We only hike with Adam for a short distance. He’s speeding along Tucker’s published route, and we’re making up our own, one which weaves through more high country but passes no opportunities for showers or cold beer. We’re not racing, and we don’t want the natural rhythm of the journey interrupted. Sue and I veer up trailless, waterless North Hanaupah Fork. At 9 a.m., the temperature is almost triple digits.
Ten miles from Badwater, we’ve traversed the first desert and now must cross the first mountain range, the steep, scrubby Panamints. We hike in the blazing sun for an hour and then hide in the shade for 20 minutes—a system we’ll use for the next week. Clambering up one brushy wash after another, only careful map and compass work keeps us in the right drainage.
“Look at this!” Sue says suddenly as we’re moving along a conglomerate cut bank. At our feet lies the complete skeleton of a large bighorn sheep. The horns have a full curl and the front legs are broken. It appears the animal fell from the cliff above. The bones are sun-bleached and gnawed clean.
“I hereby christen this hellish ravine Dead Ram Gulch,” I say, and note it on the map.
“How much farther?” Sue asks.
“We’re at 4,100 feet, 4,000 more to go.”
Ascending more than 8,000 feet in one day is rare. Most Fourteeners only necessitate a 4,000-foot gain. On big Himalayan peaks, mountaineers rarely gain more than 3,000 feet in one day, which helps avoid altitude sickness. But this isn’t the first time Sue and I have tackled extreme vertical. She once ran up 5,000 feet on a race from Ouray to Telluride. On a climbing trip in the Grand Canyon, a partner and I logged 20,000 feet of elevation change in 24 hours. Which means we have a good idea of what we’re getting into and how we’ll react.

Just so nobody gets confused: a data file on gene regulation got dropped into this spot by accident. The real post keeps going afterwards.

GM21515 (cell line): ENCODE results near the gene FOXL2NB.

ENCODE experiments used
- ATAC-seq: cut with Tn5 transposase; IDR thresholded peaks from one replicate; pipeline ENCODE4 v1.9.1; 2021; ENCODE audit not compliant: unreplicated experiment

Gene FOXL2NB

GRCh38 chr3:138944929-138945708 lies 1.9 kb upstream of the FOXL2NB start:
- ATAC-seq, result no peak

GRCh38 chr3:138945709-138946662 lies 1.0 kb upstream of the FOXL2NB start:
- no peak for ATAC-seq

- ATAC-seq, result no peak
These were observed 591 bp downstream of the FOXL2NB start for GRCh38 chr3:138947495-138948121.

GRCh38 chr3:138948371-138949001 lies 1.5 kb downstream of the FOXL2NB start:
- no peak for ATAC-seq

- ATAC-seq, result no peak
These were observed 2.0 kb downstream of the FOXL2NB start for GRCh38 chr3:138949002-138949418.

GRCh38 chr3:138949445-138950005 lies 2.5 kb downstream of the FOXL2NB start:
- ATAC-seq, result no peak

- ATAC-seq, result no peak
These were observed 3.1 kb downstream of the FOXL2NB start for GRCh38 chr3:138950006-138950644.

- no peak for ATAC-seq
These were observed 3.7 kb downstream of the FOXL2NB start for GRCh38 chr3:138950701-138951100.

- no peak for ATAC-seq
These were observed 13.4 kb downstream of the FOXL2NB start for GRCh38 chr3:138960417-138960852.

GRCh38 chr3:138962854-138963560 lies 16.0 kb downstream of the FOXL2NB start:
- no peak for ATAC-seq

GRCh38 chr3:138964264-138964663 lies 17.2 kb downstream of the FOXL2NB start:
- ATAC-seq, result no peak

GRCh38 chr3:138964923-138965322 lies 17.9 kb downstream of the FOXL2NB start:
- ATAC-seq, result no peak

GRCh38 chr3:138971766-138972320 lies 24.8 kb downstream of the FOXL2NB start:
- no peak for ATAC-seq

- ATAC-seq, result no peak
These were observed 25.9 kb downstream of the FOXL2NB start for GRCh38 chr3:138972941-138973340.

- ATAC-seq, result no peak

We eventually haul ourselves up into a thousand-year-old bristlecone pine forest and make Mahogany Flat by 6 p.m. The temperature is deliciously cool, but we’re sweaty and dehydrated and immediately pull on our puffies.
Sue stirs up one of our favorite backcountry meals—mashed potatoes with chunks of chicken breast—while I map out the next day’s hike. After a restless night, tromping 20 miles in the heat, and ascending more than 8,000 feet, it’s time for extreme sleep.
Homo sapiens evolved in largely low-elevation, temperate environments. We are not physically adapted to extremes. Unlike a polar bear cub or a kid goat or an antelope fawn, a naked newborn human is incapable of surviving severe heat or cold. However, according to paleoanthropologist Rick Potts, the head of the Smithsonian Human Origins Program, natural selection was not only a matter of survival of the fittest in the physical sense. Drastic environmental changes meant that evolution favored humans that were adaptable. Extreme environments encouraged us to develop the means to protect ourselves from the harshest conditions.
Still, some humans migrated to such harsh environments that they developed what are called micro genetic adaptations. Inuit tend to have shorter, rounder fingers and limbs and a rotund body, which is the most efficient form for conserving heat, essential for survival in the Arctic. Tibetans have lived at 12,000 feet long enough to have become genetically adapted to high altitude—one reason chain-smoking Sherpas do so well on Everest.
“Homo sapiens were the only group of early hominids to emigrate over the entire world,” psychologist Marvin Zuckerman, one of the early theorists in risk-taking, has said, “so I think humans as a species are characterized by novelty- and intensity-seeking behavior.”
Evolutionarily, for the survival of a clan or tribe, there was clearly an advantage to having some individuals willing to take risks—to hunt game beyond the mountain. But what is the benefit to the individual risk-taker? Psychologists have been inventing experiments to answer this question for 50 years.